“The people of Hazara have the right to demand a separate province in their area, but they have no right to dictate a name of their choice on the overwhelming majority of the Pakhtun”, writes Farhat Taj
Renaming of the NWFP as Khyber-Pakhtunkhwa in the 18th constitutional amendment has led to a wave of violence in Hazara Division. Eight people have been killed, including policemen on duty and dozens injured. The PMN-N and the PML-Q hold each other’s politics responsible for the unrest in Hazara. Together they also consider the ANP responsible for this violent situation. Farooq Leghari, the former president of Pakistan, said the renaming of the province would create divisions in Pakistan. Mr Nawaz Sharif, the PML-N leader, repeatedly said he reluctantly agreed to rename the province as Khyber-Pakhtunkhwa. Someone even challenged the renaming of the NWFP in the high court on the plea that Khyber-Pakhtunkhwa is a step towards Pakhtunistan. Leaders of the demonstrators in Hazara openly declare they will take revenge from the Pakhtuns for the killing of their companions. The media is giving an unprecedented coverage to the protests in Hazara — such coverage has never been given to any Pakhtun issues that even remotely depict Pakhtun nationalism.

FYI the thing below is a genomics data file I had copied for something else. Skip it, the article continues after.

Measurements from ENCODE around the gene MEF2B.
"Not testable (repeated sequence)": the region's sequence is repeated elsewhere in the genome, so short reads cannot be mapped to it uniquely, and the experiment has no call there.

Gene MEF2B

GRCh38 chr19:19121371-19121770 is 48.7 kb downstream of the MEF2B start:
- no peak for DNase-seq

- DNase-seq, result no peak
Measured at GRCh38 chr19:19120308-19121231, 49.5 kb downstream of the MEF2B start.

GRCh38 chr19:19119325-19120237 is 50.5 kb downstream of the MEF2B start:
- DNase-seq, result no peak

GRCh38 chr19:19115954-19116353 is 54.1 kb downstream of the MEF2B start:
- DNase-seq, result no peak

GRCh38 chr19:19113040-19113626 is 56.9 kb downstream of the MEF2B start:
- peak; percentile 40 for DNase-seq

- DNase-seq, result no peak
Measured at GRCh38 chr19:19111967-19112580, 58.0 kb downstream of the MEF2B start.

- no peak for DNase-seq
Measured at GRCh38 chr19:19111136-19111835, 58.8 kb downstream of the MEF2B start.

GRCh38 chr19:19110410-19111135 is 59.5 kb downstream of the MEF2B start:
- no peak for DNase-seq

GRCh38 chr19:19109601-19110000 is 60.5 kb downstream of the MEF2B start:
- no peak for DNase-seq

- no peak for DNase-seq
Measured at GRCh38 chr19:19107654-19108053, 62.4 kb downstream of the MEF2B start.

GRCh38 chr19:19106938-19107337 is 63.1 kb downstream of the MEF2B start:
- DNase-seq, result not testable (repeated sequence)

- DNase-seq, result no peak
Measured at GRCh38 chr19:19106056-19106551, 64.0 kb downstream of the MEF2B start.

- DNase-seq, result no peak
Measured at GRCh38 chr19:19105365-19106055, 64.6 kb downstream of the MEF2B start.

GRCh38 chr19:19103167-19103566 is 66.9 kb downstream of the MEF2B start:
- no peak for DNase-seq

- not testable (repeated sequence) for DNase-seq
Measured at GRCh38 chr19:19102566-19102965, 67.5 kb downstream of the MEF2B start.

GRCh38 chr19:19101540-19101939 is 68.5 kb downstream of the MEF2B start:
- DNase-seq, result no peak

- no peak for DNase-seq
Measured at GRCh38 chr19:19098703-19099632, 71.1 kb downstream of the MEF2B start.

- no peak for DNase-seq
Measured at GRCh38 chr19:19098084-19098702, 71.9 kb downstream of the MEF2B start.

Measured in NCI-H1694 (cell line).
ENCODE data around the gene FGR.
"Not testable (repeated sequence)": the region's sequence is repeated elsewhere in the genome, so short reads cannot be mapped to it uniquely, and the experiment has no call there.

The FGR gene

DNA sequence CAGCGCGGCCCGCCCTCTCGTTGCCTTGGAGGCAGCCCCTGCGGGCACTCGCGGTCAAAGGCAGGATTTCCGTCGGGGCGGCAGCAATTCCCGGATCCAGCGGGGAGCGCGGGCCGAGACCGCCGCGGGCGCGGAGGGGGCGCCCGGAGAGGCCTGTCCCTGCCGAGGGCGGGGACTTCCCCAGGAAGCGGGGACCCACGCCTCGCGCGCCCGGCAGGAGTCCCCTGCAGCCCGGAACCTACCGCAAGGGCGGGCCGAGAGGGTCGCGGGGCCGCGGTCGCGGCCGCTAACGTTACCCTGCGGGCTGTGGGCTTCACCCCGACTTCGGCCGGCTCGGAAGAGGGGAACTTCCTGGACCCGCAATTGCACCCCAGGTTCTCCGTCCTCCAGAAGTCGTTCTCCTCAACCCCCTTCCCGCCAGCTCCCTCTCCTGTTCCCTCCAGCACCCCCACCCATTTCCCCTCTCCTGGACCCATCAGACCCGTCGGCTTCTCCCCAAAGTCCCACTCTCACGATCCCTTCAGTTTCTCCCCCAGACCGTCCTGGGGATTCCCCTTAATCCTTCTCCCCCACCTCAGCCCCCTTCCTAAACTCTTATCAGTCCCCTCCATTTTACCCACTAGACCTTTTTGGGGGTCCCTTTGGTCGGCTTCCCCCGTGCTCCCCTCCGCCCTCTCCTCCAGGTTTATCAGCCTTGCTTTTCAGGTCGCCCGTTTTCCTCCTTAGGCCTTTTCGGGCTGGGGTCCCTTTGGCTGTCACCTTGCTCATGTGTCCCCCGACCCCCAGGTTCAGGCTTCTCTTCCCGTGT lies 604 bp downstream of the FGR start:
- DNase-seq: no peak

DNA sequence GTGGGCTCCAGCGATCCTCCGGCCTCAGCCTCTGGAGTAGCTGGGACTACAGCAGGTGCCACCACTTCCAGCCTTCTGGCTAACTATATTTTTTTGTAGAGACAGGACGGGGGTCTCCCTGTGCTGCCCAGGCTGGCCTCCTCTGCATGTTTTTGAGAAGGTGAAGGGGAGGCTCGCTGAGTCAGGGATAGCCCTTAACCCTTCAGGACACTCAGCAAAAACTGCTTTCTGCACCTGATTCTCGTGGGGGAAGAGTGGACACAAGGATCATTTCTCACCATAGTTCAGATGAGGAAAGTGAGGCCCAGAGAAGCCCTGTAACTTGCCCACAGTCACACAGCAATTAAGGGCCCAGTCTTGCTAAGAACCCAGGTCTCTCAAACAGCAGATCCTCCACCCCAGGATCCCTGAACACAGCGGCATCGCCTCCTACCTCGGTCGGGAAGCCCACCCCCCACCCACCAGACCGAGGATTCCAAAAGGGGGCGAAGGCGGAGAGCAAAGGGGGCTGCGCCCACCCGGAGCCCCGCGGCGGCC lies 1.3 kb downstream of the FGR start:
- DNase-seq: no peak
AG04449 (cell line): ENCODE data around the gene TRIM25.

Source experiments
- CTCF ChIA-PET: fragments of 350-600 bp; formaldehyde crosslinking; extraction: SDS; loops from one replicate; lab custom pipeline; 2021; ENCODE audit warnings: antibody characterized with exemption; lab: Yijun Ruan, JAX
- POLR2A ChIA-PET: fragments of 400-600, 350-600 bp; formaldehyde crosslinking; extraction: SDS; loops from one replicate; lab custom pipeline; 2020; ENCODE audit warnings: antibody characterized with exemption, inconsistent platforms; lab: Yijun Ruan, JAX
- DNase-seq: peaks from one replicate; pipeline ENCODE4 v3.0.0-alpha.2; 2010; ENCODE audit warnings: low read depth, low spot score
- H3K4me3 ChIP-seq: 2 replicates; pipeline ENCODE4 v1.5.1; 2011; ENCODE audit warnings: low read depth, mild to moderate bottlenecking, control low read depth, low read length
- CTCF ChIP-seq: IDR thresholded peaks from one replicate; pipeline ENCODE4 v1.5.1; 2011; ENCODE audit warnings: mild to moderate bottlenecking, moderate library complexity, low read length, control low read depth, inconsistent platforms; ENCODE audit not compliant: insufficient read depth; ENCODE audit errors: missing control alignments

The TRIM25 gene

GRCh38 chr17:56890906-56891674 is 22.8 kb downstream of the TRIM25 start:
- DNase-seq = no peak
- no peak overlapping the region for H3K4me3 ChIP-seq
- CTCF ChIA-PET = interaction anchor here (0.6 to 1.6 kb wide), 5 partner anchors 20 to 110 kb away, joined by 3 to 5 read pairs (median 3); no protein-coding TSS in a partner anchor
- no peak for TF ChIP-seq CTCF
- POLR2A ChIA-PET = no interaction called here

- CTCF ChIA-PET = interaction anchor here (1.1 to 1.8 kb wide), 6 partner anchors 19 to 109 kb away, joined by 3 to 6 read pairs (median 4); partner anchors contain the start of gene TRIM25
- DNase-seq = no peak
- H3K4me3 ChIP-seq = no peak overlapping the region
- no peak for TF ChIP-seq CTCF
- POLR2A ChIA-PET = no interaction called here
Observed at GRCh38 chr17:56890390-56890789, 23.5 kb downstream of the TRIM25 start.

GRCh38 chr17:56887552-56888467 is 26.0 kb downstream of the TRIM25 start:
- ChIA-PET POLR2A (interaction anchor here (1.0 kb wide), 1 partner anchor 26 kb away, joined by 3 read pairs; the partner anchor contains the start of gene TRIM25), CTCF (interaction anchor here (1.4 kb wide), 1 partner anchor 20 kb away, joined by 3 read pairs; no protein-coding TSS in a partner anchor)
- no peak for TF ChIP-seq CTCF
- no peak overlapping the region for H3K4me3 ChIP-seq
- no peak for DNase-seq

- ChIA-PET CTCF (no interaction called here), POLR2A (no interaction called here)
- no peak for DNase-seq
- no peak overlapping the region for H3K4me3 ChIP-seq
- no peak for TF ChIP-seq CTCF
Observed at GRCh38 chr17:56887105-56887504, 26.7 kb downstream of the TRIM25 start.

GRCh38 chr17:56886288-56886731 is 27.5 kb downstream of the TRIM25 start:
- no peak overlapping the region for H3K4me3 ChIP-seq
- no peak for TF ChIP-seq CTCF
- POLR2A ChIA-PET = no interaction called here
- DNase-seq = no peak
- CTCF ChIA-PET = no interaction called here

Khyber-Pakhtunkhwa is a compromised name — thanks to the ANP. This party has a track record of compromising on the Pakhtun interests. It did so on this occasion as well. The ANP should have stuck to Pakhtunkhwa and should have rejected the whole constitutional package for that. Moreover, the constitutional package offers nothing for the people of FATA. How could the ANP, a Pakhtun nationalist party, accept the constitutional package without FATA reforms? It is ridiculous that one of the FATA parliamentarians proposed ‘Qabailistan’ as a new name for FATA but he and his colleagues said nothing about the constitutional reforms in FATA.